[Updated] Salvage Underway for Sunken Cruise Ship

Eastern Star

Published Jun 5, 2015 4:56 PM by The Maritime Executive

Rescue efforts for the sunken Eastern Star cruise ship turned into a salvage operation Thursday night as authorities began taking steps to right the sunken vessel.

The death toll from a Chinese cruise ship that capsized on the Yangtze River climbed to 103 on Friday as authorities righted the battered vessel and turned their efforts to recovering bodies still on board amid simmering anger from distraught families.

State television confirmed that preparations for righting the ship began around 8:00 pm when two 500 ton salvage ships moved into place on either side of the Yangtze River. Divers then attached steel cables to the ship’s hull in eight places.

Rescue workers had "groped under the water" and cut into the hull into the evening, news agency Xinhua said, and more than 200 divers searched all the cabins of the ship but did not find any survivors.

Workers cut into three regions in the hull that were "important escape channels" and found "no signs of life", Xinhua said. "In a situation in which the overall judgment is that there is no chance of people being alive, we could start the work of righting the boat," transport ministry spokesman Xu Chengguang told a news conference.

The actual righting will take around five hours, barring any complications, and is not expected to happen until 1:00 am Friday morning.

Recovery operations will happen in two stages. First, cranes attached to the salvage ships will lift the Eastern Star high enough to clear the river’s bottom. The cranes will be under considerable strain until the water can be drained out. The second stage will then consist of flipping the vessel and draining it of the water.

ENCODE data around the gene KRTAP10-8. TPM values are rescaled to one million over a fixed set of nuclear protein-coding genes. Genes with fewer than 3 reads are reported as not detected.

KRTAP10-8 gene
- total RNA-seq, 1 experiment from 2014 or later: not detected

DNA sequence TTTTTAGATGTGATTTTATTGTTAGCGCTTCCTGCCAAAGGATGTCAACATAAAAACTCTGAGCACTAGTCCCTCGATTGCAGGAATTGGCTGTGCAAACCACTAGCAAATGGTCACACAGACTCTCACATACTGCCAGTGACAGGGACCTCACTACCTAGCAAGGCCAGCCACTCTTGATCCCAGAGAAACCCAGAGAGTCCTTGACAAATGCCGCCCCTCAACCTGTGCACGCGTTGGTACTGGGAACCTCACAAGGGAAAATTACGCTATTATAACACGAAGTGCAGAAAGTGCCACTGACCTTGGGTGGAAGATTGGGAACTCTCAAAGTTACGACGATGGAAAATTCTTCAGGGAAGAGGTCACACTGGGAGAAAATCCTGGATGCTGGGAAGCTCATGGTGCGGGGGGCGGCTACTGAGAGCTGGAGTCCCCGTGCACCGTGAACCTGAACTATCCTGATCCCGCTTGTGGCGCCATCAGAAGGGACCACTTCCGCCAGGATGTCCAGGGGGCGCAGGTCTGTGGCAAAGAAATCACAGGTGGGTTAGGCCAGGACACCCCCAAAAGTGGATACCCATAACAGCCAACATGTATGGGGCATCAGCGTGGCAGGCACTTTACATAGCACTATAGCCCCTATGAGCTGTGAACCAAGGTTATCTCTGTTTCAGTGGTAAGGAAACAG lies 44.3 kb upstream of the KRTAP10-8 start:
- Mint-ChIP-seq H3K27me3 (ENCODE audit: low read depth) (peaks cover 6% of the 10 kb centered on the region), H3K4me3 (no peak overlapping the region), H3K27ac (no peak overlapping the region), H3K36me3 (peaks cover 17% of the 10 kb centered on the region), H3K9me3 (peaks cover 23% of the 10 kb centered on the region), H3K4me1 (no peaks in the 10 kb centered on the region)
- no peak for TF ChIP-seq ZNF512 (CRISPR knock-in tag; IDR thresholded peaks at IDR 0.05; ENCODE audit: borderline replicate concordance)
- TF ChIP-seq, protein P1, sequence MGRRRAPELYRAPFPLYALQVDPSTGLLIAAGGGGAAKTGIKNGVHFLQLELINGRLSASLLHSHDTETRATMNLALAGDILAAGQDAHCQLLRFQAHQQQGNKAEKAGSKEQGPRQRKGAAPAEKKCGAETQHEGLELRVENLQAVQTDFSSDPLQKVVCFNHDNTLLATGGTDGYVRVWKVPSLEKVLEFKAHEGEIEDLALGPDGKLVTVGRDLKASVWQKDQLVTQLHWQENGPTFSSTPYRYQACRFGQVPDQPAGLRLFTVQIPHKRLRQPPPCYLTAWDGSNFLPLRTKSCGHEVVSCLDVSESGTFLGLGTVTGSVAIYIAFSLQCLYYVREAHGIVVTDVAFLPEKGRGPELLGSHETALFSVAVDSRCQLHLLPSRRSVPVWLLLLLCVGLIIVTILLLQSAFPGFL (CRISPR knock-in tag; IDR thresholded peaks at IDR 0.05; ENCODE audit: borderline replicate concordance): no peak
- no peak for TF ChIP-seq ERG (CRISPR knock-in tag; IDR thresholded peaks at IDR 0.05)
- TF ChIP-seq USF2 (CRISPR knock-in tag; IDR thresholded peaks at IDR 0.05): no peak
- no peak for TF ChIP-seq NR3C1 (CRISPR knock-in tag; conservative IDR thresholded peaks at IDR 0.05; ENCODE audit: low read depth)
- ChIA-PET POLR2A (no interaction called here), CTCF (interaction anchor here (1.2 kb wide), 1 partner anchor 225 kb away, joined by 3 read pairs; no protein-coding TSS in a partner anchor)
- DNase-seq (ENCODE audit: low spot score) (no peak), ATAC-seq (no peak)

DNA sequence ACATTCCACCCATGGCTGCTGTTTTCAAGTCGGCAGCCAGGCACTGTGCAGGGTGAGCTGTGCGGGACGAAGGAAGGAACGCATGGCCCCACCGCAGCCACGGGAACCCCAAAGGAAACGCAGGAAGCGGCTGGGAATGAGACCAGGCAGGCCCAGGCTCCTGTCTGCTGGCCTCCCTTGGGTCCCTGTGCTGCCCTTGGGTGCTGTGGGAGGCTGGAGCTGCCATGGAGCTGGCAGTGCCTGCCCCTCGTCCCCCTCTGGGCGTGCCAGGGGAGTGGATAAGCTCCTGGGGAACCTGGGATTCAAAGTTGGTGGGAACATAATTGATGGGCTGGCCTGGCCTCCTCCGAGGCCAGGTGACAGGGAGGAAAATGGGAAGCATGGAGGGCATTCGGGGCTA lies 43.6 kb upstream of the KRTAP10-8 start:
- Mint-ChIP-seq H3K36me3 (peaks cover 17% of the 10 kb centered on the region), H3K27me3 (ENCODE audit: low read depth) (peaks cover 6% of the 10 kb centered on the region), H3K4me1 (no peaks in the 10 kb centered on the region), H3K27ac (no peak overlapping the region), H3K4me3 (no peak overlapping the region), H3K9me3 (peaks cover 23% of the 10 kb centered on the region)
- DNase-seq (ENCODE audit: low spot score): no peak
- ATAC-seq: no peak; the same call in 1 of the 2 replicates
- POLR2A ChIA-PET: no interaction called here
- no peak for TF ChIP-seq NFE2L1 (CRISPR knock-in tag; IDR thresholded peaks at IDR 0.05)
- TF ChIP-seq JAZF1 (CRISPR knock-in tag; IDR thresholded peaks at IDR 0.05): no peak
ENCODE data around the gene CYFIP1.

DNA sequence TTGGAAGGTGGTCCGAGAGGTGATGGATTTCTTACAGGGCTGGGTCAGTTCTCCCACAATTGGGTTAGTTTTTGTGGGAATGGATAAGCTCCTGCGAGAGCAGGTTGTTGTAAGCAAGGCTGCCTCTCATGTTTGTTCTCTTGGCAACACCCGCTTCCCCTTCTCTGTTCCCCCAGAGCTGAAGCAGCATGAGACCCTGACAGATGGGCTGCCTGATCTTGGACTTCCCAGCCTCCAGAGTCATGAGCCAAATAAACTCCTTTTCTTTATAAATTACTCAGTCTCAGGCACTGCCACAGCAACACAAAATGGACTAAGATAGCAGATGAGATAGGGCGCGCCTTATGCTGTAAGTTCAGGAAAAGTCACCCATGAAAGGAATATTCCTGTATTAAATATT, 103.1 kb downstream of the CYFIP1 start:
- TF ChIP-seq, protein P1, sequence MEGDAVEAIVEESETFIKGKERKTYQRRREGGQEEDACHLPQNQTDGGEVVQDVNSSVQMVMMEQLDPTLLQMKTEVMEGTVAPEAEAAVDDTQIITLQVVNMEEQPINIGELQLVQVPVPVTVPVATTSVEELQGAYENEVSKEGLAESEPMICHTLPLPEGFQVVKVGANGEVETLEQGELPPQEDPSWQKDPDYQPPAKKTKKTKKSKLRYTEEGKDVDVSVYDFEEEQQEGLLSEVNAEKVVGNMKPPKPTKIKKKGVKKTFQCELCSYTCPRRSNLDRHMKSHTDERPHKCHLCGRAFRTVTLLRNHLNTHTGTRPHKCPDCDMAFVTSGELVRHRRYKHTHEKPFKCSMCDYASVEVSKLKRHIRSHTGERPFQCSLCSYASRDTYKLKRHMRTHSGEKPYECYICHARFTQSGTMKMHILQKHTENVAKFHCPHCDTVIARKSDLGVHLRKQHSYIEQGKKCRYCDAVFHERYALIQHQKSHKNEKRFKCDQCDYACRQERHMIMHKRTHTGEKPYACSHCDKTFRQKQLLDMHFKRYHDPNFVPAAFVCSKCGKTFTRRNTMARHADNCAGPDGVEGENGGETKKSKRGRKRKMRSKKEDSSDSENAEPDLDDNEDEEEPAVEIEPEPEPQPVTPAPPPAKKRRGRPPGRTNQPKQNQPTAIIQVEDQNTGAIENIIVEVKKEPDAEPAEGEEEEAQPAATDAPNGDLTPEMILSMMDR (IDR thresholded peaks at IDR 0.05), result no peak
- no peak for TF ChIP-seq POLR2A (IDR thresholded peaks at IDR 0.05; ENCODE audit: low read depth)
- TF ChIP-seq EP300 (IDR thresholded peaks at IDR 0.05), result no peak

After the ship is righted, authorities will conduct a full search of all cabins.  That will allow rescuers to "search for the missing persons in the shortest possible time," state news agency Xinhua said, citing the transport ministry.

Hu Kaihong, a government spokesman, said at a news briefing that there were now more than 1,200 family members in Jianli city, near the salvage site. Relatives have asked the government to release the names of survivors. They also questioned why most of those rescued were crew members.

Tents have been set up along the banks of the Yangtze River to process any bodies recovered from the wreckage. Local funeral establishment are also reported to be preparing for the influx of bodies following the salvage.

The transportation ministry has stated that the salvage will be carried out to preserve the dignity of the dead.

As of Friday afternoon 339 people are still missing. Only 14 survivors have been found, including the captain and chief engineer.